In Computer Science one of the most basic and fundamental data structures is the linked list, which functions similarly to an array. The principal benefit of a linked list over a conventional array is that the list elements can easily be inserted or removed without reallocation of any other elements.

In some programming languages the size of an array is a concern and one of the ways to overcome that problem and allow dynamically allocated data is using linked lists.

Luckily in **Ruby** arrays aren't limited to a certain size, so you don't have to think
about overcoming that limitation.

So if array size is not a limitation in Ruby, are linked lists really necessary?
The short answer to that is *no*; however, it's the simplest of the dynamic data
structures and it will give you a solid foundation, so you can understand more
complex data structures like graphs and binary trees with more ease.

A *linked list* is a linear collection of data elements called nodes that "point"
to the next node by means of a pointer.

Each node holds a single element of data and a link or pointer to the next node in the list.

A head node is the first node in the list, a tail node is the last node in the list. Below is a basic representation of a linked list:

`[ NODE(head) ] -> [ NODE ] -> [ NODE(tail) ] -> nil`

For a more thorough explanation, use these resources:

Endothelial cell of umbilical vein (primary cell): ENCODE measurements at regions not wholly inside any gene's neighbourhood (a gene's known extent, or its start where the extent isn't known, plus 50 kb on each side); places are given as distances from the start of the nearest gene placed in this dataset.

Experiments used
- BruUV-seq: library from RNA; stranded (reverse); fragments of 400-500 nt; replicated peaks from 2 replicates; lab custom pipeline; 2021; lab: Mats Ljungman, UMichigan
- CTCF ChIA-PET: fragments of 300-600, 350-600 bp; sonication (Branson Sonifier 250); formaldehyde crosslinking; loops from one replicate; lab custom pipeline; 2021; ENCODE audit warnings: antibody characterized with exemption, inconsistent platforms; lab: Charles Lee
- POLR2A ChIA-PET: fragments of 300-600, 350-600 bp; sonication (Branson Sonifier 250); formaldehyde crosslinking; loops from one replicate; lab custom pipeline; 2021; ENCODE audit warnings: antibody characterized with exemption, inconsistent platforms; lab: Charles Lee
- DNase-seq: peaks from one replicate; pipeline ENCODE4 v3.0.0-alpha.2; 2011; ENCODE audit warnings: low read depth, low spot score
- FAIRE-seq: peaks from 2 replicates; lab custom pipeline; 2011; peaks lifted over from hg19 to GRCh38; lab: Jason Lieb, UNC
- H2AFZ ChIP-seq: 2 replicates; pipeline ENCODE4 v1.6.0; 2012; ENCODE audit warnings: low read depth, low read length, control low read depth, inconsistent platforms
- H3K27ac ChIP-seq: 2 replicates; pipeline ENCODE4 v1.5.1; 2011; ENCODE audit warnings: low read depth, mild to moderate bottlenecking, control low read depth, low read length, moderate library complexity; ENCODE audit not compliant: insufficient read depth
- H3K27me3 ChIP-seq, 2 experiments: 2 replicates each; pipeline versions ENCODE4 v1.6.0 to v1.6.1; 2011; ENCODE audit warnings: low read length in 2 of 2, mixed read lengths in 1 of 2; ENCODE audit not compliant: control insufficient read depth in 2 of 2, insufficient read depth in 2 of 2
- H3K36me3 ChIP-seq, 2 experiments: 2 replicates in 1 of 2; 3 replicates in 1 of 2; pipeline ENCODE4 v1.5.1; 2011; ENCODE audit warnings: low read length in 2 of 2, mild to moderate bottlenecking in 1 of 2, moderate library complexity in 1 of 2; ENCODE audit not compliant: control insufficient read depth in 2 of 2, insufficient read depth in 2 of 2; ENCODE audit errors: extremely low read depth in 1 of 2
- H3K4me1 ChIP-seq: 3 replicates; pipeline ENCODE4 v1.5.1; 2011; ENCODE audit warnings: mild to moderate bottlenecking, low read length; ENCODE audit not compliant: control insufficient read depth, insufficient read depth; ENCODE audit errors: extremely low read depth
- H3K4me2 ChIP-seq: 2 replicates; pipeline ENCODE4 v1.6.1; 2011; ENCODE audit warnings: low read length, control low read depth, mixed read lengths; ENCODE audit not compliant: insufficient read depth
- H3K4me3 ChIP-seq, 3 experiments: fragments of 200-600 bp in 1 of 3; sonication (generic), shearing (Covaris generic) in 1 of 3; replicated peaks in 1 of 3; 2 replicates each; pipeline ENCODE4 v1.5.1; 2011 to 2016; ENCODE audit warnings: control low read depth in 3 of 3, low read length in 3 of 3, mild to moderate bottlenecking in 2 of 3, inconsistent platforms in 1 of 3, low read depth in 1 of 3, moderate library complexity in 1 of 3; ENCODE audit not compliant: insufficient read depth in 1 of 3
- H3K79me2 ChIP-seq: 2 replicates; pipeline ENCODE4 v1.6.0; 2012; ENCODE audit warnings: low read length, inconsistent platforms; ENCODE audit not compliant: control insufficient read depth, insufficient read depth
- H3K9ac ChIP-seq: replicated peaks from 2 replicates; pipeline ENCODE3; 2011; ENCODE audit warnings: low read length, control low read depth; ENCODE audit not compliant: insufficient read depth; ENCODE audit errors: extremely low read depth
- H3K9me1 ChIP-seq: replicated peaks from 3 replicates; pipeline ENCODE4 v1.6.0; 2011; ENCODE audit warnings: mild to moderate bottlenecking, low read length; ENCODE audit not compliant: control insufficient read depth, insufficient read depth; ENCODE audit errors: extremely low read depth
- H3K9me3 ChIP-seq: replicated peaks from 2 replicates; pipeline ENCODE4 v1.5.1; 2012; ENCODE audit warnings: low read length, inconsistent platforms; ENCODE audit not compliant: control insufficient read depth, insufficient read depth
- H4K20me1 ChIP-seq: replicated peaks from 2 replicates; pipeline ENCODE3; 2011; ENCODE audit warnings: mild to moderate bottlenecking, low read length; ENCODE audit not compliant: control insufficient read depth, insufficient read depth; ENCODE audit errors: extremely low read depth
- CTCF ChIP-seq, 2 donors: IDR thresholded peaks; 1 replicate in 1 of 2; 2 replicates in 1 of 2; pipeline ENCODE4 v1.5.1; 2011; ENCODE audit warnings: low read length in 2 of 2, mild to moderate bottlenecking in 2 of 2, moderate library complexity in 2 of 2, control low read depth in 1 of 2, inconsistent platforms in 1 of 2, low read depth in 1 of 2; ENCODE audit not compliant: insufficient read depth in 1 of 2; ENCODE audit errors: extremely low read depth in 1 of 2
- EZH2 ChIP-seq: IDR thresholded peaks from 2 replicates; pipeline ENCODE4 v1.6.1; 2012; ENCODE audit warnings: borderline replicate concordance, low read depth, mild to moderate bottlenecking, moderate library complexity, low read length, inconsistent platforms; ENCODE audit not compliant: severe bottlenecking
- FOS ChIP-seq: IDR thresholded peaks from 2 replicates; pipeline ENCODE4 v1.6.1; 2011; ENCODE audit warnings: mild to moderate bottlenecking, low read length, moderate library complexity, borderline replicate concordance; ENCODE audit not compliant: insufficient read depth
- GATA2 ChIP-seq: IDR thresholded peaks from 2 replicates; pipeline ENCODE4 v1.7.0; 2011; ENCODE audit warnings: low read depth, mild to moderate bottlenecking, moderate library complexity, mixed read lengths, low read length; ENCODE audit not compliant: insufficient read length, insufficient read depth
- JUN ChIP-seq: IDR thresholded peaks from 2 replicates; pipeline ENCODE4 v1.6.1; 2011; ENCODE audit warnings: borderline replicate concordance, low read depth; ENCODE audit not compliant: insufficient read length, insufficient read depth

- Linked Lists in Plain English
- Linked Lists, Ruby's Missing Data Structure
- A more verbose explanation with plenty of diagrams

You will need two classes:

`LinkedList`

class, which will represent the full list.`Node`

class, containing a`#value`

method and a link to the`#next_node`

, set both as`nil`

by default.

Build the following methods in your linked list class:

`#append`

adds a new node to the end of the list`#prepend`

adds a new node to the start of the list`#size`

returns the total number of nodes in the list`#head`

returns the first node in the list`#tail`

returns the last node in the list`#at(index)`

returns the node at the given index`#pop`

removes the last element from the list`#contains?`

returns true if the passed in value is in the list and otherwise returns false.`#find(data)`

returns the index of the node containing data, or nil if not found.`#to_s`

represent your LinkedList objects as strings, so you can print them out and preview them in the console. The format should be:`( data ) -> ( data ) -> ( data ) -> nil`

`#insert_at(index)`

that inserts the data at the given index`#remove_at(index)`

that removes the node at the given index. (You will need to update the links of your nodes in the list when you remove a node.)

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